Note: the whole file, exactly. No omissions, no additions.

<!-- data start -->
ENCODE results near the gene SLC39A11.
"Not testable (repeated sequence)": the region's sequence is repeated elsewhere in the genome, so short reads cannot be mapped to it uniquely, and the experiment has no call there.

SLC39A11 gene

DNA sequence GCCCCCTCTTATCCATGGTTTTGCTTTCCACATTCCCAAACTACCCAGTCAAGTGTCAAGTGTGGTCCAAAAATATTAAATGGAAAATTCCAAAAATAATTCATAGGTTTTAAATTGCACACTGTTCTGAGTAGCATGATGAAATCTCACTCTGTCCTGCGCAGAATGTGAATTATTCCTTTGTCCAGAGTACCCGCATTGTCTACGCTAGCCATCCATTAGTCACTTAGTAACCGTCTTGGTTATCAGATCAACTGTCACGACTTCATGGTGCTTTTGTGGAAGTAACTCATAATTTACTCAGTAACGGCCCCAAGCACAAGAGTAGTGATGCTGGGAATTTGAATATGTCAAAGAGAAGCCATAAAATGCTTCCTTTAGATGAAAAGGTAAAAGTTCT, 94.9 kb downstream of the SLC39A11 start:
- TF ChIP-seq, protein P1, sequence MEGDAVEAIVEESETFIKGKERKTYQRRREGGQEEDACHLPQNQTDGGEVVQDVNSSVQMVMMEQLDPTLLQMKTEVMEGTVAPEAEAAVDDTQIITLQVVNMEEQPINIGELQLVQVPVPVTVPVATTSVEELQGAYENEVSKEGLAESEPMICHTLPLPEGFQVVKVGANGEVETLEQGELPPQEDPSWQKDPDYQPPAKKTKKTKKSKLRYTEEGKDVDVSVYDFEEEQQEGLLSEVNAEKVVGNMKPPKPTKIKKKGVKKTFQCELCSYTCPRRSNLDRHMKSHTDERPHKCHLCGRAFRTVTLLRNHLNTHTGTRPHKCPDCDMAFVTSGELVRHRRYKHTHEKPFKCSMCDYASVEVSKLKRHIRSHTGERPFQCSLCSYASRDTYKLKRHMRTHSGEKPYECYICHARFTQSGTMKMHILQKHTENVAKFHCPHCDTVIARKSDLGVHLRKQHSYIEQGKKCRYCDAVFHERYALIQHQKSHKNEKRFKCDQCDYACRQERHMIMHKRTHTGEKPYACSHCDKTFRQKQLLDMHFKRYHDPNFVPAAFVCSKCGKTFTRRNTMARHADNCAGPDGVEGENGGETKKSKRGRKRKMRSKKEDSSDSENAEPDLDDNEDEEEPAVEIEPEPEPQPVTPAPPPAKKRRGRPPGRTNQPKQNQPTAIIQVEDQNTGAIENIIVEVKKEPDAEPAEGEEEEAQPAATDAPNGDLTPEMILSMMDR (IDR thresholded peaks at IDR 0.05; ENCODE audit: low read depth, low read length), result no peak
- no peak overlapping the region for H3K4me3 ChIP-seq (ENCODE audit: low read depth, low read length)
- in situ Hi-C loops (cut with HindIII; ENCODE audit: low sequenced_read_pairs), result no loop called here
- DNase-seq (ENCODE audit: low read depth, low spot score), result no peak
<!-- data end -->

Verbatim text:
ENCODE results near the gene SLC39A11.
"Not testable (repeated sequence)": the region's sequence is repeated elsewhere in the genome, so short reads cannot be mapped to it uniquely, and the experiment has no call there.

SLC39A11 gene

DNA sequence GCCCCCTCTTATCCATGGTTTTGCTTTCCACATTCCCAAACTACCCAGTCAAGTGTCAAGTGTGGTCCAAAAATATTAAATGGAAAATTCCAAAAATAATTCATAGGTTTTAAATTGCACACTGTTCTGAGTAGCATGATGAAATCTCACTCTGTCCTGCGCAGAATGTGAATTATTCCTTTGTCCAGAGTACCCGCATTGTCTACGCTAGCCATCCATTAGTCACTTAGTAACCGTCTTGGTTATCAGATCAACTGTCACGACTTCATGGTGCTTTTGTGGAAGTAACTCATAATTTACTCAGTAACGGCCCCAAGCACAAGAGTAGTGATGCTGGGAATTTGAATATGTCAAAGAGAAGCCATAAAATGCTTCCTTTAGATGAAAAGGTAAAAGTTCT, 94.9 kb downstream of the SLC39A11 start:
- TF ChIP-seq, protein P1, sequence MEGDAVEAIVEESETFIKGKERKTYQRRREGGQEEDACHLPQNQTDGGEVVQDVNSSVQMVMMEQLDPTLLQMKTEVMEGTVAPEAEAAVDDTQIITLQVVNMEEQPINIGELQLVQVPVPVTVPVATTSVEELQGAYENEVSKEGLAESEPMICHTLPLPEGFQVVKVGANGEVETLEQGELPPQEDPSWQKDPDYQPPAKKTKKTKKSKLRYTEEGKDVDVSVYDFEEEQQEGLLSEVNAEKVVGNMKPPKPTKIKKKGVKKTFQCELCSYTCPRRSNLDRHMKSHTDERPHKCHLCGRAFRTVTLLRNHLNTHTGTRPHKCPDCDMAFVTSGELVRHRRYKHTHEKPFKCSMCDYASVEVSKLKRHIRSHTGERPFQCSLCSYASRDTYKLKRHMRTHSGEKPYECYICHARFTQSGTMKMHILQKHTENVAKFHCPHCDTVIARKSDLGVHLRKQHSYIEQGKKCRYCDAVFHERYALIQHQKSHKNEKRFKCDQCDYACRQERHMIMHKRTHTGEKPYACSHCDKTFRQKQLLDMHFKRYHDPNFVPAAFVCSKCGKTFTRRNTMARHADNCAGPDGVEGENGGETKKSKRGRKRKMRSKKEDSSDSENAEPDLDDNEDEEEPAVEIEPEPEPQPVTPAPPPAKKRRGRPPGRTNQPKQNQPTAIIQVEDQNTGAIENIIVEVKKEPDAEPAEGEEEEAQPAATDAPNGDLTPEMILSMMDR (IDR thresholded peaks at IDR 0.05; ENCODE audit: low read depth, low read length), result no peak
- no peak overlapping the region for H3K4me3 ChIP-seq (ENCODE audit: low read depth, low read length)
- in situ Hi-C loops (cut with HindIII; ENCODE audit: low sequenced_read_pairs), result no loop called here
- DNase-seq (ENCODE audit: low read depth, low spot score), result no peak